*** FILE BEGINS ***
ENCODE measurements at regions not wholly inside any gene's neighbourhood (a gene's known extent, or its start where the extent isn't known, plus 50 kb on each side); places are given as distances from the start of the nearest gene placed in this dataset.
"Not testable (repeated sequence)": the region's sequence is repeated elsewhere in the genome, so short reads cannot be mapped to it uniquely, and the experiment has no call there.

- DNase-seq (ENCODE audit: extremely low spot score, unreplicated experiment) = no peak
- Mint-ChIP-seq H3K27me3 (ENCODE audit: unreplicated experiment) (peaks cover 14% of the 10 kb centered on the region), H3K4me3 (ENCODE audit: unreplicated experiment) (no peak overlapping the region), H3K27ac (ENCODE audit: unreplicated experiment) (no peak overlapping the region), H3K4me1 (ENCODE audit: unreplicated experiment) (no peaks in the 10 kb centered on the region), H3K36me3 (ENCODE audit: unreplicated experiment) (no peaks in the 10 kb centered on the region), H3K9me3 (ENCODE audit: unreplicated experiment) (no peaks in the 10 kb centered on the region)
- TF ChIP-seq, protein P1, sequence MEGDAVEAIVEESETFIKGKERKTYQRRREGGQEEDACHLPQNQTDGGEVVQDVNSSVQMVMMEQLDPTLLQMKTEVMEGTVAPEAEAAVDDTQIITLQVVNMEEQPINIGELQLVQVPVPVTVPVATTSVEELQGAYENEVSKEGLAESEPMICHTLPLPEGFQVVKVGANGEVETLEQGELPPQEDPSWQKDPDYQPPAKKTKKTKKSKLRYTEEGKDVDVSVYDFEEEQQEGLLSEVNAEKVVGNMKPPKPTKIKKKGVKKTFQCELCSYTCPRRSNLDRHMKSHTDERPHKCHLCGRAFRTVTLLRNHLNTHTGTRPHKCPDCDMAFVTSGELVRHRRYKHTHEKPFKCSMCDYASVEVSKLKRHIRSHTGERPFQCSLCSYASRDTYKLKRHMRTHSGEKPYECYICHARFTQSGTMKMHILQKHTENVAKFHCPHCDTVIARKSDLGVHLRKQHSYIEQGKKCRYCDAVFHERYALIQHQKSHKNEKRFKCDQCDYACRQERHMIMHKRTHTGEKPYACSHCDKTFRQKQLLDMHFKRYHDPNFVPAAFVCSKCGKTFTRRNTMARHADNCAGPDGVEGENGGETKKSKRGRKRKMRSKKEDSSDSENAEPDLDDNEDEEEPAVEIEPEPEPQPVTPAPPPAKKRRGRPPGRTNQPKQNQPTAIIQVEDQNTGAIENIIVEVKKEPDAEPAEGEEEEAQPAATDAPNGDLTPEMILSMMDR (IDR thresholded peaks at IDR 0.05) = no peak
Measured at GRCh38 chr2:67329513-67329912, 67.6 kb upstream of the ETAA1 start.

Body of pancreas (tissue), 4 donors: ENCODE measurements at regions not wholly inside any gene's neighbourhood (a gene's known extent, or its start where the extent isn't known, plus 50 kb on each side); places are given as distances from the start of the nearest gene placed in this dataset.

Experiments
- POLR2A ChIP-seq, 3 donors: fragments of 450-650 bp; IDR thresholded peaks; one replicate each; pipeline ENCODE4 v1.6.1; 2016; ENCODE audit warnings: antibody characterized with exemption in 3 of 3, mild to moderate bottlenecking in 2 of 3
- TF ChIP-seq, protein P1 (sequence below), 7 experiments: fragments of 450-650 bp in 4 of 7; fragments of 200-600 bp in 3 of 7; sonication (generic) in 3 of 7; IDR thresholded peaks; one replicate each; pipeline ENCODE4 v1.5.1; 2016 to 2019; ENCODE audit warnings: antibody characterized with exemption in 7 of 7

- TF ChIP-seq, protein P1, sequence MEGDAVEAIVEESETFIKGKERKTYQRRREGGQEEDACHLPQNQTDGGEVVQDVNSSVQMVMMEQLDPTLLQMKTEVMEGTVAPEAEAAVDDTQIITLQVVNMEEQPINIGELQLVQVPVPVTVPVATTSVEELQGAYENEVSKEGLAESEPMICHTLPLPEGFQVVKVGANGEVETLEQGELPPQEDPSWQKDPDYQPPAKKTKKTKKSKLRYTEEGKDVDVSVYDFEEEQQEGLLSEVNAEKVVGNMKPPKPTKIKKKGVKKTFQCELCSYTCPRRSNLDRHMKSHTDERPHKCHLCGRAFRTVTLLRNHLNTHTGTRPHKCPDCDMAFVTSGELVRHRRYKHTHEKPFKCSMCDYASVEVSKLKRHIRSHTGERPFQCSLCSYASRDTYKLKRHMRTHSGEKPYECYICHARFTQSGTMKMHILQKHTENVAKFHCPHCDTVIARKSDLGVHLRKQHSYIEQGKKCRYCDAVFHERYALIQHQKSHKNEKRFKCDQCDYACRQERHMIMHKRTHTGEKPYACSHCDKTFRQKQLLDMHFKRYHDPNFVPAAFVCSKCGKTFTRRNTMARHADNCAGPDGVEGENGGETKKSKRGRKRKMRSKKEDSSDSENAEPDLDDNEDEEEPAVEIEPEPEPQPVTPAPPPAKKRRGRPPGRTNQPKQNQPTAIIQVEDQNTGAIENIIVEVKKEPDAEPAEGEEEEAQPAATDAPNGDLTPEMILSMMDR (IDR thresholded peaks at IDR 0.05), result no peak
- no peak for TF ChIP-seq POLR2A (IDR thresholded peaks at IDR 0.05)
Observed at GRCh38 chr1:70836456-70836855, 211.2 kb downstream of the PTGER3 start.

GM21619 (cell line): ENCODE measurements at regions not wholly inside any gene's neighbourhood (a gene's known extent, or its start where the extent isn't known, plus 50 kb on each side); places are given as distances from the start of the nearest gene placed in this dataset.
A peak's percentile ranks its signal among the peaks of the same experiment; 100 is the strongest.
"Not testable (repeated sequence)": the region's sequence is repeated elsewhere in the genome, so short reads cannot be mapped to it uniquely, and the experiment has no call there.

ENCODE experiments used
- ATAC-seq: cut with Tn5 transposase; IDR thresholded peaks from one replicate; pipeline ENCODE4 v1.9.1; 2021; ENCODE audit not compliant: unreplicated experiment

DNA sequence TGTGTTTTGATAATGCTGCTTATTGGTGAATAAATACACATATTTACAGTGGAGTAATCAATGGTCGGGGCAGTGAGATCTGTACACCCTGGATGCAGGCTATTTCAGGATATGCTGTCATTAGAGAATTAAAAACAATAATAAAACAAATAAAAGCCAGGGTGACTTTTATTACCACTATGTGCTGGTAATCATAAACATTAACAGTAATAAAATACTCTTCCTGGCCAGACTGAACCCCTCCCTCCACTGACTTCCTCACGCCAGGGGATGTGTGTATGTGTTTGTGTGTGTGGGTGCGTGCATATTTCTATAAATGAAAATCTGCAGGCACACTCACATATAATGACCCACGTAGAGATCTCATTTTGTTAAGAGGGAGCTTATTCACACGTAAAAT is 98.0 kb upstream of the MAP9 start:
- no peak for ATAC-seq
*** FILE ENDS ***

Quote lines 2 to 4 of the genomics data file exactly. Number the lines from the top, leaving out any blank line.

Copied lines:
"Not testable (repeated sequence)": the region's sequence is repeated elsewhere in the genome, so short reads cannot be mapped to it uniquely, and the experiment has no call there.

- DNase-seq (ENCODE audit: extremely low spot score, unreplicated experiment) = no peak
- Mint-ChIP-seq H3K27me3 (ENCODE audit: unreplicated experiment) (peaks cover 14% of the 10 kb centered on the region), H3K4me3 (ENCODE audit: unreplicated experiment) (no peak overlapping the region), H3K27ac (ENCODE audit: unreplicated experiment) (no peak overlapping the region), H3K4me1 (ENCODE audit: unreplicated experiment) (no peaks in the 10 kb centered on the region), H3K36me3 (ENCODE audit: unreplicated experiment) (no peaks in the 10 kb centered on the region), H3K9me3 (ENCODE audit: unreplicated experiment) (no peaks in the 10 kb centered on the region)